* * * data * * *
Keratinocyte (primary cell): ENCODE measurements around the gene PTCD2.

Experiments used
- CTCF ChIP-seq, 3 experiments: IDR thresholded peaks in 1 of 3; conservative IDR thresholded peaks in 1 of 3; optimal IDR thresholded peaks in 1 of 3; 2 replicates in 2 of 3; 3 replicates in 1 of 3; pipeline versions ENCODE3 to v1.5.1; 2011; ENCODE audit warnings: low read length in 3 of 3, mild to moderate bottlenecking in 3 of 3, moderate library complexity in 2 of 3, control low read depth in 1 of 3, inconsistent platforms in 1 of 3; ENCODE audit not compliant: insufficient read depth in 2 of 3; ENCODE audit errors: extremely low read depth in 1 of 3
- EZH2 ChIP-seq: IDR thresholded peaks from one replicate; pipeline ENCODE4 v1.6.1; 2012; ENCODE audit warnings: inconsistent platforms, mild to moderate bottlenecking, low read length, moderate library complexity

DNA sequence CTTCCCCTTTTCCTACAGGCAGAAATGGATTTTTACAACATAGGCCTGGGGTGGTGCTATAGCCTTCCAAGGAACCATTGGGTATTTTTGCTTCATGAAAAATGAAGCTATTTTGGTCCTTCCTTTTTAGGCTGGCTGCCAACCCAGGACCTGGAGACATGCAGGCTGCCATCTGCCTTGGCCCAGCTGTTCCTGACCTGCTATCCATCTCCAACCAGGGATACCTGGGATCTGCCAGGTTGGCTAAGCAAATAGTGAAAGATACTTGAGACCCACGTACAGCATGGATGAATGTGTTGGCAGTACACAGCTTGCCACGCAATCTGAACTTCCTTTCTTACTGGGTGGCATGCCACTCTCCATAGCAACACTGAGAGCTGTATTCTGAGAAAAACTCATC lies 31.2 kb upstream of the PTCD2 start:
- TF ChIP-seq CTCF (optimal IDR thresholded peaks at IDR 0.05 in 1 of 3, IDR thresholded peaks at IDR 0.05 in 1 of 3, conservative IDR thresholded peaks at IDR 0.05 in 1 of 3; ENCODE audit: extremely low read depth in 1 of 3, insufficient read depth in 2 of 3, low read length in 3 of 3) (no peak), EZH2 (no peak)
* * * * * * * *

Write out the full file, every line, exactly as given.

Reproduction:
Keratinocyte (primary cell): ENCODE measurements around the gene PTCD2.

Experiments used
- CTCF ChIP-seq, 3 experiments: IDR thresholded peaks in 1 of 3; conservative IDR thresholded peaks in 1 of 3; optimal IDR thresholded peaks in 1 of 3; 2 replicates in 2 of 3; 3 replicates in 1 of 3; pipeline versions ENCODE3 to v1.5.1; 2011; ENCODE audit warnings: low read length in 3 of 3, mild to moderate bottlenecking in 3 of 3, moderate library complexity in 2 of 3, control low read depth in 1 of 3, inconsistent platforms in 1 of 3; ENCODE audit not compliant: insufficient read depth in 2 of 3; ENCODE audit errors: extremely low read depth in 1 of 3
- EZH2 ChIP-seq: IDR thresholded peaks from one replicate; pipeline ENCODE4 v1.6.1; 2012; ENCODE audit warnings: inconsistent platforms, mild to moderate bottlenecking, low read length, moderate library complexity

DNA sequence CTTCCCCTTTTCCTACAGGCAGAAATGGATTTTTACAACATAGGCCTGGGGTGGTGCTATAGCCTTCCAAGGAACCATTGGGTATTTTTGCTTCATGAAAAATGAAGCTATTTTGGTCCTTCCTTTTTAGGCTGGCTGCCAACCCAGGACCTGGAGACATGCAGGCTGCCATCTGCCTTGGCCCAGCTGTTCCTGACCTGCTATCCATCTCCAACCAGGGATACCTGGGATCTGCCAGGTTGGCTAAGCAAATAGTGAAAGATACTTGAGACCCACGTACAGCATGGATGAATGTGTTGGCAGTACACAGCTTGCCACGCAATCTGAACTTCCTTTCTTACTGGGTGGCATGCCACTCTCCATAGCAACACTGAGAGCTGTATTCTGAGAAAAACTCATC lies 31.2 kb upstream of the PTCD2 start:
- TF ChIP-seq CTCF (optimal IDR thresholded peaks at IDR 0.05 in 1 of 3, IDR thresholded peaks at IDR 0.05 in 1 of 3, conservative IDR thresholded peaks at IDR 0.05 in 1 of 3; ENCODE audit: extremely low read depth in 1 of 3, insufficient read depth in 2 of 3, low read length in 3 of 3) (no peak), EZH2 (no peak)